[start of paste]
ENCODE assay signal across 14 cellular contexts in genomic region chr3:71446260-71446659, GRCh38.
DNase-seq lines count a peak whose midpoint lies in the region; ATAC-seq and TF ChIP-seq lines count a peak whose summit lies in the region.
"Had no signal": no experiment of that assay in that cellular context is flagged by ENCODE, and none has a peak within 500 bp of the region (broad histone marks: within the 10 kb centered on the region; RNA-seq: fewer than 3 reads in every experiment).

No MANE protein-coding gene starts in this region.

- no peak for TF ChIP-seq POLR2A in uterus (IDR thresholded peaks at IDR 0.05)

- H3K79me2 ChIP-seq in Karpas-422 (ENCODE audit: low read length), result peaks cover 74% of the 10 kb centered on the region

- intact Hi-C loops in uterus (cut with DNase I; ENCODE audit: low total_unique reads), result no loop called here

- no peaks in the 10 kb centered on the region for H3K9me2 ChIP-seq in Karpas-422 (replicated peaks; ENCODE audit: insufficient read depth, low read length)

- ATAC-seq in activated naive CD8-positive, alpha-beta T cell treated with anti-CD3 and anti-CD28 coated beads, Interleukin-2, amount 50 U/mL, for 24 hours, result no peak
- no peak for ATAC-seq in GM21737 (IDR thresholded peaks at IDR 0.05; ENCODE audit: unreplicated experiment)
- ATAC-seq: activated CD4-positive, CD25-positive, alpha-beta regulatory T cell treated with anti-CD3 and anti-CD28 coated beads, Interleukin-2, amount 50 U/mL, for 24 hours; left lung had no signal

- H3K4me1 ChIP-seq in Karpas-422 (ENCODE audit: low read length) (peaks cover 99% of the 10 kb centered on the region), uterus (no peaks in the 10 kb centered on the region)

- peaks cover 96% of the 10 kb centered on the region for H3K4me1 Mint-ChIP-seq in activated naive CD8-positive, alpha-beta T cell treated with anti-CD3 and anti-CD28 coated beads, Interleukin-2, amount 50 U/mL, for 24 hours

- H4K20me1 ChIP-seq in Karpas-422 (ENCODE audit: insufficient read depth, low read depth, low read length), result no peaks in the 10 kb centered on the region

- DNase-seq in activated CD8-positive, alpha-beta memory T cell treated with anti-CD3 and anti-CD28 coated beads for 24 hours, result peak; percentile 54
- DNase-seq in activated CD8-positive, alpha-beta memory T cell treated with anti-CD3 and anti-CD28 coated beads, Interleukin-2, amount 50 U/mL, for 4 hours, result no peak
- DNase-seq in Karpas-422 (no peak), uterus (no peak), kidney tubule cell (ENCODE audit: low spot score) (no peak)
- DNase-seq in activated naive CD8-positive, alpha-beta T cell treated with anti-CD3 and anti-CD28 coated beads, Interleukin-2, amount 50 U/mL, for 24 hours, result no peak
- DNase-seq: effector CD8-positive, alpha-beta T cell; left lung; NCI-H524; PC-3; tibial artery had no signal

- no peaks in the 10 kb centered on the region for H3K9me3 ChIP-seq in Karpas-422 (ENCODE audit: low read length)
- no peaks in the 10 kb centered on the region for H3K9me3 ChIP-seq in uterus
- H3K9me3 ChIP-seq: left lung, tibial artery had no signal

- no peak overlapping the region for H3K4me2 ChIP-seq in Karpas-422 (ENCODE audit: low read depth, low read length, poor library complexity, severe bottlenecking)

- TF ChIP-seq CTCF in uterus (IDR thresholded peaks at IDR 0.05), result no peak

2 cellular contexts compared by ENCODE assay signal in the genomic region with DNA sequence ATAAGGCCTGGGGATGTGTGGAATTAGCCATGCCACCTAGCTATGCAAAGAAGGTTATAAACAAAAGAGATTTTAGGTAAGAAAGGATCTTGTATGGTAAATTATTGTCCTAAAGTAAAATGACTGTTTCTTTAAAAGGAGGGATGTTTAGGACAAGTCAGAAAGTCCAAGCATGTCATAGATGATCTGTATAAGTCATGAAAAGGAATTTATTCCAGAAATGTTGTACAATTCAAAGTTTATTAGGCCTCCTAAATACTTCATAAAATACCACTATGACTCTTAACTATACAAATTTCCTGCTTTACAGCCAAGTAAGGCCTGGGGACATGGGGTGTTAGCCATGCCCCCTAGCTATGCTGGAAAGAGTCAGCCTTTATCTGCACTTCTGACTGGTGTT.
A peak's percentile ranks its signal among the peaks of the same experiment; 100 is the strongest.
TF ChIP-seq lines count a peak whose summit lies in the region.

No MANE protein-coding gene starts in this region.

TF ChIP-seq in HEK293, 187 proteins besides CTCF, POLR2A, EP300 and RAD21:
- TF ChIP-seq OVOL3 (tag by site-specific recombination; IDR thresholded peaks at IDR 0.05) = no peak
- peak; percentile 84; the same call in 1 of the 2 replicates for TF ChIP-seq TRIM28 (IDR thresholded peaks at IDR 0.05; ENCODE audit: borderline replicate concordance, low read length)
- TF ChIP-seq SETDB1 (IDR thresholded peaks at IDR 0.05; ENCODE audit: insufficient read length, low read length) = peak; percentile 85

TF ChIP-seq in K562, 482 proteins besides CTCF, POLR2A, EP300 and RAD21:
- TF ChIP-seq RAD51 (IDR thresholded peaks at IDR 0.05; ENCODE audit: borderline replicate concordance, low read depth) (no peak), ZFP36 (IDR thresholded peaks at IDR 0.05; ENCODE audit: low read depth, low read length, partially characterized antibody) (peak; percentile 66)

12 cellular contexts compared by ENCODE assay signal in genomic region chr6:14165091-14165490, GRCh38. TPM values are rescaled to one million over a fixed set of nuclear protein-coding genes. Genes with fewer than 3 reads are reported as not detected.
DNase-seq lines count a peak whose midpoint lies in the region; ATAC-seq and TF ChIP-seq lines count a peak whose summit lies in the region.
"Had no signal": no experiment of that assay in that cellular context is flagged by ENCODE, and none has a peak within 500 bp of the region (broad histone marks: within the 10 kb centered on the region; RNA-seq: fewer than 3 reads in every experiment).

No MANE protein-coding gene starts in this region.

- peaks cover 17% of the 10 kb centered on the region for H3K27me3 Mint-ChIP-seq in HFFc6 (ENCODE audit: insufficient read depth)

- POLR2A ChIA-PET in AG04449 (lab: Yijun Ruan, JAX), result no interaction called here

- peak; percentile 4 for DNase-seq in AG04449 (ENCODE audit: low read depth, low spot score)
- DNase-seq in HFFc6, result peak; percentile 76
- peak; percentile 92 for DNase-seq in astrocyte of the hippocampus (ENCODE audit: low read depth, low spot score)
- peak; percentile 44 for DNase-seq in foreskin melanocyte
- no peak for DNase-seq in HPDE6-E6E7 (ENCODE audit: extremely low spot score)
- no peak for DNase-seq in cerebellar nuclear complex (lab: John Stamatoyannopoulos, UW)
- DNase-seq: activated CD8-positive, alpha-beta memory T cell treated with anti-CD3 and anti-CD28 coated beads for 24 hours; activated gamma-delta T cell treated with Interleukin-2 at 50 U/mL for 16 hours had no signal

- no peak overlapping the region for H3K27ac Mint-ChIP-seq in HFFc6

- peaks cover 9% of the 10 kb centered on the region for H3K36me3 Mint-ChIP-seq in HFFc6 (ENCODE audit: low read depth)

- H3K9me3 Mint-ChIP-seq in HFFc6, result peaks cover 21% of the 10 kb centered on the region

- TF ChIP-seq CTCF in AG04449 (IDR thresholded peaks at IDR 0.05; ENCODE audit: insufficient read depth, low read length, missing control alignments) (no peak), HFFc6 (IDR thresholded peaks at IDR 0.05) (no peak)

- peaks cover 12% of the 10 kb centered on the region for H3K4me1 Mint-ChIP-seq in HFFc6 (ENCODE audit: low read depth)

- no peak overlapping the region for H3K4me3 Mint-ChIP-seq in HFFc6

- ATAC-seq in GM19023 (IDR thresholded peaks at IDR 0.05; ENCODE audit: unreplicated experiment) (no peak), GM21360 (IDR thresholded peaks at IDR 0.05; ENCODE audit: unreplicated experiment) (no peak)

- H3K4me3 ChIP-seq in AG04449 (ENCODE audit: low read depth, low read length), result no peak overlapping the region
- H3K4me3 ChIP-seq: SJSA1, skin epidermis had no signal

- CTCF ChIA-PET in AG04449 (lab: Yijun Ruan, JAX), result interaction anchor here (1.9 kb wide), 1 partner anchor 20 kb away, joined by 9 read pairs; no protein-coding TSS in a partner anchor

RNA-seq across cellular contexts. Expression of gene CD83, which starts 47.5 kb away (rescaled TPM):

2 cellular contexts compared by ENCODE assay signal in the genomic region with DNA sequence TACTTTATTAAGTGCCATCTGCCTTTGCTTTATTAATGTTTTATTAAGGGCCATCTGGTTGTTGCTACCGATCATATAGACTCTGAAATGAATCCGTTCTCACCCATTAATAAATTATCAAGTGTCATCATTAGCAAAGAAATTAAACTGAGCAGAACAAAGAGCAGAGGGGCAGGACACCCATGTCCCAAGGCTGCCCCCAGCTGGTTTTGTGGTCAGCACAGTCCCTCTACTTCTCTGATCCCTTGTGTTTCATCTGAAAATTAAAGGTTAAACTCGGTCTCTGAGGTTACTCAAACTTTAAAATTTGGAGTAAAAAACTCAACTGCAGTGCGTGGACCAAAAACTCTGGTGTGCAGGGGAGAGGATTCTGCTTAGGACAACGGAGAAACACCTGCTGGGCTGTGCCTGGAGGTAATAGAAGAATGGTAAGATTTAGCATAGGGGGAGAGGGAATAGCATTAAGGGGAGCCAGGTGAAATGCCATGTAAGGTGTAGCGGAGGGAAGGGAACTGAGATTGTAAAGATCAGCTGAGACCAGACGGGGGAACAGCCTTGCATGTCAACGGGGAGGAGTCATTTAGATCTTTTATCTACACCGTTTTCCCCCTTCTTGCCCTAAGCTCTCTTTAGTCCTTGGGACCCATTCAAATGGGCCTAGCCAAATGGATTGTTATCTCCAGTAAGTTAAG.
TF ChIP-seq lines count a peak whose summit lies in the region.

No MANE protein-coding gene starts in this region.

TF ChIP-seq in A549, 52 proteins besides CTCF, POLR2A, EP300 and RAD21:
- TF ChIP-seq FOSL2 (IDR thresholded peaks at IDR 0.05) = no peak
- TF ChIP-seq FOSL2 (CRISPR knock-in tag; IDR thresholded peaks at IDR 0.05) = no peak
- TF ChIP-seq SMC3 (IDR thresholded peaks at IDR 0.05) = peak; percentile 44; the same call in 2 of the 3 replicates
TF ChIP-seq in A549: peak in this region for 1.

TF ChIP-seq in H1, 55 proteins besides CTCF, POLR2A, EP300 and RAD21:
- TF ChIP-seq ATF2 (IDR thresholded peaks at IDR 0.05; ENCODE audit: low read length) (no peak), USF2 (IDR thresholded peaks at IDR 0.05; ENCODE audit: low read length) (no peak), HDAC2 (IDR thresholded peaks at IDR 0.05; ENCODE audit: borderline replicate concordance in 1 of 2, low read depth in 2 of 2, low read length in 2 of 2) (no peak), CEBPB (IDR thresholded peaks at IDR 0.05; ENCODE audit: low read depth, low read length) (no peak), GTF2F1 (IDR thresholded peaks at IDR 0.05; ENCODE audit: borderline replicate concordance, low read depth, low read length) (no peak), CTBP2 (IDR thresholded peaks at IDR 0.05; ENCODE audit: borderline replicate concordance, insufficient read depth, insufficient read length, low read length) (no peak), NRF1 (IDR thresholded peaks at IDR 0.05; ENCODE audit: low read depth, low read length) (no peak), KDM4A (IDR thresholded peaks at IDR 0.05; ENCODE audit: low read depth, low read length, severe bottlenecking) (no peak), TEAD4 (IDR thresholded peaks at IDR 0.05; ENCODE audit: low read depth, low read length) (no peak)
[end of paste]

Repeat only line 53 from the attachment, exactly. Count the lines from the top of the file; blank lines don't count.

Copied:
- no peak overlapping the region for H3K4me3 Mint-ChIP-seq in HFFc6